Last Updated on October 30, 2020
Content to Fill the Gap
For your content marketing campaigns to be truly effective, they need to speak directly to your core audience. The best way to reach that “ready to purchase” buyer is by forming a very distinct picture of your ideal audience and then focusing your content marketing efforts in places where you’ll likely find them. All of that sounds fine and you’ve probably seen that advice repeated often. What happens when your key market spans multiple generations?Ready to Talk?
Defining Five Generations
It’s not that uncommon to have an ideal audience that spans generations. This was once a costly marketing endeavor that only large companies with extravagant budgets could hope to reach. Today’s savvy business owner can reach all segments of their core audience by customizing their content marketing.
Simply knowing the generation you’re targeting gives you a great deal of information on reaching them.
- The Silent Generation. (Anyone born prior to 1945) This older generation tends to have more savings but they’re far more frugal with their money. This generation is not as likely to be swayed by impulse purchases. Many are motivated to leave behind a legacy, protecting their money so they can pass it on to their children and grandchildren. Marketers tend to reach this segment of the population via traditional advertisements because they are not thought to be technologically savvy. Some from this generation have email accounts and use specific websites though fewer are found on social media. Don’t write off this group yet. According to Nielsen’s Global Digital Landscape Survey, 13% of this age group used a tablet to watch video programming and 8% used their smartphones in their home.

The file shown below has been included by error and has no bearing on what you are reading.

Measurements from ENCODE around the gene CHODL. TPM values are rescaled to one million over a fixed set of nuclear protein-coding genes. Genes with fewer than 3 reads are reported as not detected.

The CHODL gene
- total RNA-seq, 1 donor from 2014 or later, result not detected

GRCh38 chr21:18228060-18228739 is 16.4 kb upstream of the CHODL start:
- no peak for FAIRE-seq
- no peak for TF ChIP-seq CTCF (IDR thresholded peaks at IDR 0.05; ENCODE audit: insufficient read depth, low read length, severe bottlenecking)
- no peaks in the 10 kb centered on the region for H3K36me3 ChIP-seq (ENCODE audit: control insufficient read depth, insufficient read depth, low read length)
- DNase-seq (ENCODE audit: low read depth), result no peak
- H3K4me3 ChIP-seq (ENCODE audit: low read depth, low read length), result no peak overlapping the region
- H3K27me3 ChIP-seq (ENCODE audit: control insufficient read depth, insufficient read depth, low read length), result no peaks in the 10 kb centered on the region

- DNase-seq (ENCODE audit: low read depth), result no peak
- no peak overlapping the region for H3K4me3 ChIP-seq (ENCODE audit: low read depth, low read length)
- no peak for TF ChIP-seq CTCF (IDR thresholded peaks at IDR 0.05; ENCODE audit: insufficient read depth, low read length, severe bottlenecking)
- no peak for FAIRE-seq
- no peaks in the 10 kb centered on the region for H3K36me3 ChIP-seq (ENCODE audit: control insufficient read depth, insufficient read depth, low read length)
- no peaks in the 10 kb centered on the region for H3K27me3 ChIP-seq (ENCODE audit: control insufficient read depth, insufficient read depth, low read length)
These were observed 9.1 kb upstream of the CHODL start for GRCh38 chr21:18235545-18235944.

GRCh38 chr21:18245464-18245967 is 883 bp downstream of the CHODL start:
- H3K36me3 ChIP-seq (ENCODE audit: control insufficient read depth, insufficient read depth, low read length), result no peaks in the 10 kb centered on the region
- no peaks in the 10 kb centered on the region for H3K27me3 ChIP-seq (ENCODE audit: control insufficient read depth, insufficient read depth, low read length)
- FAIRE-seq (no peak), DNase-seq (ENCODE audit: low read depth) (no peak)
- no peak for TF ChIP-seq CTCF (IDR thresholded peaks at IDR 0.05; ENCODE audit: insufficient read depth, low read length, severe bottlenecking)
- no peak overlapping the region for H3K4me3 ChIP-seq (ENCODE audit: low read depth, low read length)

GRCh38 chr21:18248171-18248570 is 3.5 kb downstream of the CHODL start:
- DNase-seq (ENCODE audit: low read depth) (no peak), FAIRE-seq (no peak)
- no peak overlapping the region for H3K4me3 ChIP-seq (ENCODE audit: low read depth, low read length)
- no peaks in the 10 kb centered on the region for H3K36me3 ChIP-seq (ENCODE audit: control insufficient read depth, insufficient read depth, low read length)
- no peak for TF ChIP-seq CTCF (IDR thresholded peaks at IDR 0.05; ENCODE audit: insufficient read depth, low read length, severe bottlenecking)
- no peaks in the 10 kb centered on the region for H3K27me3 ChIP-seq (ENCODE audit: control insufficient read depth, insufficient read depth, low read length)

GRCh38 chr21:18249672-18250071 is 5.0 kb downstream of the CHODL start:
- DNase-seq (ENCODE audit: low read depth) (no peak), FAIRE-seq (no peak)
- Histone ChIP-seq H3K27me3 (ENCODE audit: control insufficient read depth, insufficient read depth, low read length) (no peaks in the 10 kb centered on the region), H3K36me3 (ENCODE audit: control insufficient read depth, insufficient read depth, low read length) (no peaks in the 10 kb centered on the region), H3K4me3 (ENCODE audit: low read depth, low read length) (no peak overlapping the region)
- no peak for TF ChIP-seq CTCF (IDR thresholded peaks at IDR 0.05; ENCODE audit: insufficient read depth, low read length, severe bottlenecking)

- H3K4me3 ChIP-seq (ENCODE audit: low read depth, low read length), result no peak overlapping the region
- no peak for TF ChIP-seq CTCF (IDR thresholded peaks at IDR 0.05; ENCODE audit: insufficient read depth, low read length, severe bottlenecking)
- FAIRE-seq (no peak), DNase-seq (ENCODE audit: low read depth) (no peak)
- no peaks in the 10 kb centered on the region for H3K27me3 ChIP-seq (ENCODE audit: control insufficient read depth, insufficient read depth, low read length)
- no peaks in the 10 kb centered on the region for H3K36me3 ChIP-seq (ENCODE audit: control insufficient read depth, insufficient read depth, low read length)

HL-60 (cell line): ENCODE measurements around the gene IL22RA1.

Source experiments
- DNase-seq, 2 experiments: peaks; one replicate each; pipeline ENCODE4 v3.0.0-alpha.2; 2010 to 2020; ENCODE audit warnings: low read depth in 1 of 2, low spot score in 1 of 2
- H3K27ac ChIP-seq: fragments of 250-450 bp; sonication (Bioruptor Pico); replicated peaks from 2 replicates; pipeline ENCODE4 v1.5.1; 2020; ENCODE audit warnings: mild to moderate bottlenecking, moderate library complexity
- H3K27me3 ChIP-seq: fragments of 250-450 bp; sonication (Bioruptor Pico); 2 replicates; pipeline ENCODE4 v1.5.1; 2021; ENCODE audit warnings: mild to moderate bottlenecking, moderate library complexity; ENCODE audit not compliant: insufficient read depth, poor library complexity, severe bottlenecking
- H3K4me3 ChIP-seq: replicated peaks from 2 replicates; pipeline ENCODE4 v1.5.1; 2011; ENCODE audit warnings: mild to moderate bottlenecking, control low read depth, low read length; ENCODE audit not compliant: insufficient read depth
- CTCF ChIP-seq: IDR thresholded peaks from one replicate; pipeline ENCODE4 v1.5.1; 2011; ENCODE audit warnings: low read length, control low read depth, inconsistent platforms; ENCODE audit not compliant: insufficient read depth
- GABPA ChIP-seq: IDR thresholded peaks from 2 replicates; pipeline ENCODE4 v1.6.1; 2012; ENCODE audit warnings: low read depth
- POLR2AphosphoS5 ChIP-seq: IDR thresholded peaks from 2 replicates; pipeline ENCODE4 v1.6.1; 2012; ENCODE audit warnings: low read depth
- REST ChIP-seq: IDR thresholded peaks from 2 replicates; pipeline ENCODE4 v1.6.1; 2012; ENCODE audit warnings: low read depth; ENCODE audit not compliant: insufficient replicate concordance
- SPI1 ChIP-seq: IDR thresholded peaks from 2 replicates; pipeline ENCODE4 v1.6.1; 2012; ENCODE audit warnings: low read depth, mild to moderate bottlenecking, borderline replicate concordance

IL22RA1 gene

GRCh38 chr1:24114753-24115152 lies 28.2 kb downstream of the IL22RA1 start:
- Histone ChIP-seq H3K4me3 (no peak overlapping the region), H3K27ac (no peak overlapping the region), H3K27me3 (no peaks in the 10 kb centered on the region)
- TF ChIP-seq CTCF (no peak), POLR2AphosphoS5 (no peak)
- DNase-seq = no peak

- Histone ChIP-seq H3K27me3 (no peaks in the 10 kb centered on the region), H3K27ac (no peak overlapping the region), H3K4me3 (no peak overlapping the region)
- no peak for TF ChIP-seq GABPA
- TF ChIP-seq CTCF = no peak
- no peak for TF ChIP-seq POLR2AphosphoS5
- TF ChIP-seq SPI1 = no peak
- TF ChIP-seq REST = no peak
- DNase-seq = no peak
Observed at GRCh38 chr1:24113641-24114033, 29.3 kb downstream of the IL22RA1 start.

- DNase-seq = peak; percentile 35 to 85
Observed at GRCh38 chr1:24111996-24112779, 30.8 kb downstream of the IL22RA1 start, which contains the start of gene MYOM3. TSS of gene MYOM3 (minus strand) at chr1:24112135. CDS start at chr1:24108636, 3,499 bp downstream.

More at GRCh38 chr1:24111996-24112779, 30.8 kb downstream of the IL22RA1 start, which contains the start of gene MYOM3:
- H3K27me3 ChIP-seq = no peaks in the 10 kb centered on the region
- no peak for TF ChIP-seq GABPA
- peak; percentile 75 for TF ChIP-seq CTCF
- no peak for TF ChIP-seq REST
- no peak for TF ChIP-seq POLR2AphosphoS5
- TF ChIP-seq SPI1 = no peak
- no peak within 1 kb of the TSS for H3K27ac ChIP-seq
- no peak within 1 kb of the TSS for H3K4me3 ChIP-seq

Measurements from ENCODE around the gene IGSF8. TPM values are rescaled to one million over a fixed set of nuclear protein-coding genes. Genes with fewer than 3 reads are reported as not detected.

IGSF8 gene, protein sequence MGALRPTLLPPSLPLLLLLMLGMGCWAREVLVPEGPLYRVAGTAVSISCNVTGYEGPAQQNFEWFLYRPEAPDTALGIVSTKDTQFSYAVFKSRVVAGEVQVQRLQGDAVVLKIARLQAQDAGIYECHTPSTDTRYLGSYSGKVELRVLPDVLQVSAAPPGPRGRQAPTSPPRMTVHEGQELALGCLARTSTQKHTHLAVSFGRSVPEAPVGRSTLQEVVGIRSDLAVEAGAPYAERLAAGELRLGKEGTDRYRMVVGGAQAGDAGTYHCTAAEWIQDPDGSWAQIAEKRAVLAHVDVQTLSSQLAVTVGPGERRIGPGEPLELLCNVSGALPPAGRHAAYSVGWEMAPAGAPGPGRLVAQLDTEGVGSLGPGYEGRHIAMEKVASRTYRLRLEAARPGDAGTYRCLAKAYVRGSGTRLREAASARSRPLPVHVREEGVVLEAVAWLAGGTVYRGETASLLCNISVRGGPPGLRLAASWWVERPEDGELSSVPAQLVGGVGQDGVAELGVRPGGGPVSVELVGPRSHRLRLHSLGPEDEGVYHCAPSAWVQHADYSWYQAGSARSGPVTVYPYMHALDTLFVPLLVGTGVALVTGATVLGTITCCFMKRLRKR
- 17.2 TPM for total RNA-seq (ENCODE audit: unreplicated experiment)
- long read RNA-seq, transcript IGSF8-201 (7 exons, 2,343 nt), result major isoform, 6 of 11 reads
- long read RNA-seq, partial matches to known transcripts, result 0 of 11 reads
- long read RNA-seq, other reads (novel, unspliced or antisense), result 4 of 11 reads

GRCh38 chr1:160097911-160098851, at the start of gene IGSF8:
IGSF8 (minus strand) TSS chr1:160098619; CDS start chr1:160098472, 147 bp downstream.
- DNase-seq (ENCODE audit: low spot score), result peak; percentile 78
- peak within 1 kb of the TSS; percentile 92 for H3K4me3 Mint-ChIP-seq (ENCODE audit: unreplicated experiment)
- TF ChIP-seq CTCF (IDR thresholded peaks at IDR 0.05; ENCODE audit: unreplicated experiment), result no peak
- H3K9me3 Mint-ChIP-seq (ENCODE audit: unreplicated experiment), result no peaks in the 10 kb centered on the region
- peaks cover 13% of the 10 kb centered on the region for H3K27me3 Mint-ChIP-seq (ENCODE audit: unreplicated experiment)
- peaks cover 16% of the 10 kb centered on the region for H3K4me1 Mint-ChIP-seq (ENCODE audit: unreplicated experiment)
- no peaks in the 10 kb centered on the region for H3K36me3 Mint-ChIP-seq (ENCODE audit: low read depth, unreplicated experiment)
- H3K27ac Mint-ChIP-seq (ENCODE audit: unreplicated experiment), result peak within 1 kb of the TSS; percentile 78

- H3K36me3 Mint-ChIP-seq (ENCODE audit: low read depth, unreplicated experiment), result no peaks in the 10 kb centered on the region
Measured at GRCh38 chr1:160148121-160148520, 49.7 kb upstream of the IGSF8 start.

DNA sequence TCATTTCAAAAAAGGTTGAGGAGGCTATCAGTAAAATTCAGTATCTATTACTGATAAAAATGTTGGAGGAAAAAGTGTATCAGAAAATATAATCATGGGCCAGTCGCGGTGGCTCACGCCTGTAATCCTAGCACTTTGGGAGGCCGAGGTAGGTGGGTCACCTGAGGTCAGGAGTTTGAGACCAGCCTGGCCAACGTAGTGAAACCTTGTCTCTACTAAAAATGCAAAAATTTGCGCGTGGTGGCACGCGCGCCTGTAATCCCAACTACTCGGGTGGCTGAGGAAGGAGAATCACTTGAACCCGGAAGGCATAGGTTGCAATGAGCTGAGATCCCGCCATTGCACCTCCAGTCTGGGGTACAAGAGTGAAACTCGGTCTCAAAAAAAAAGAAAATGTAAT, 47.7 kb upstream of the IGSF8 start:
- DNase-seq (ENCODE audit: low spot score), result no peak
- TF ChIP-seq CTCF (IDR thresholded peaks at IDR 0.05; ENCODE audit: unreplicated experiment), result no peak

- The Baby Boomers. (Born 1945 – 1964) Baby Boomers are found online in large numbers. Many purchase through trusted sites and use email regularly. A large number of this generation can be found on social media sites, such as Facebook. They pay attention to prices and research purchases so you can appeal to them with special offers and sales.
- Generation X. (Born 1965 – 1977) Generation X is more comfortable online, makes purchases online and uses their phone and other devices, though not exclusively. This generation is capable of researching purchases and is represented on multiple social media sites. Gen Xers have financial resources and are known as wealth accumulators; they account for a significant portion of online retail purchases.
- Millennials or Generation Y. (Born 1978 – 1995) This generation grew up as computers came into common use and they are very comfortable with technology. Marketing to this generation should use the latest technology and any online content should be mobile optimized as they tend to use phones and devices often. That said, this generation is very similar to their grandparents or great-grandparents. They are struggling with student loan debt. And The Great Recession had a major impact on their views toward spending, saving and getting a job.
- iGen or Generation Z. (Born after 1996) Many marketers haven’t started looking at this generation, but that’s a major mistake. The oldest of this generation is just hitting college age and their purchasing power is often higher than that of their parents (partially because their parents are supporting them). They are native technology users and are more likely to purchase things recommended by their peers – YouTube videos, Instagram, and Tumblr are all platforms popular for this segment of the population. Marketing to this segment needs to be accessible via any device.
Many products and services can serve many markets and multiple generations? How is your message different?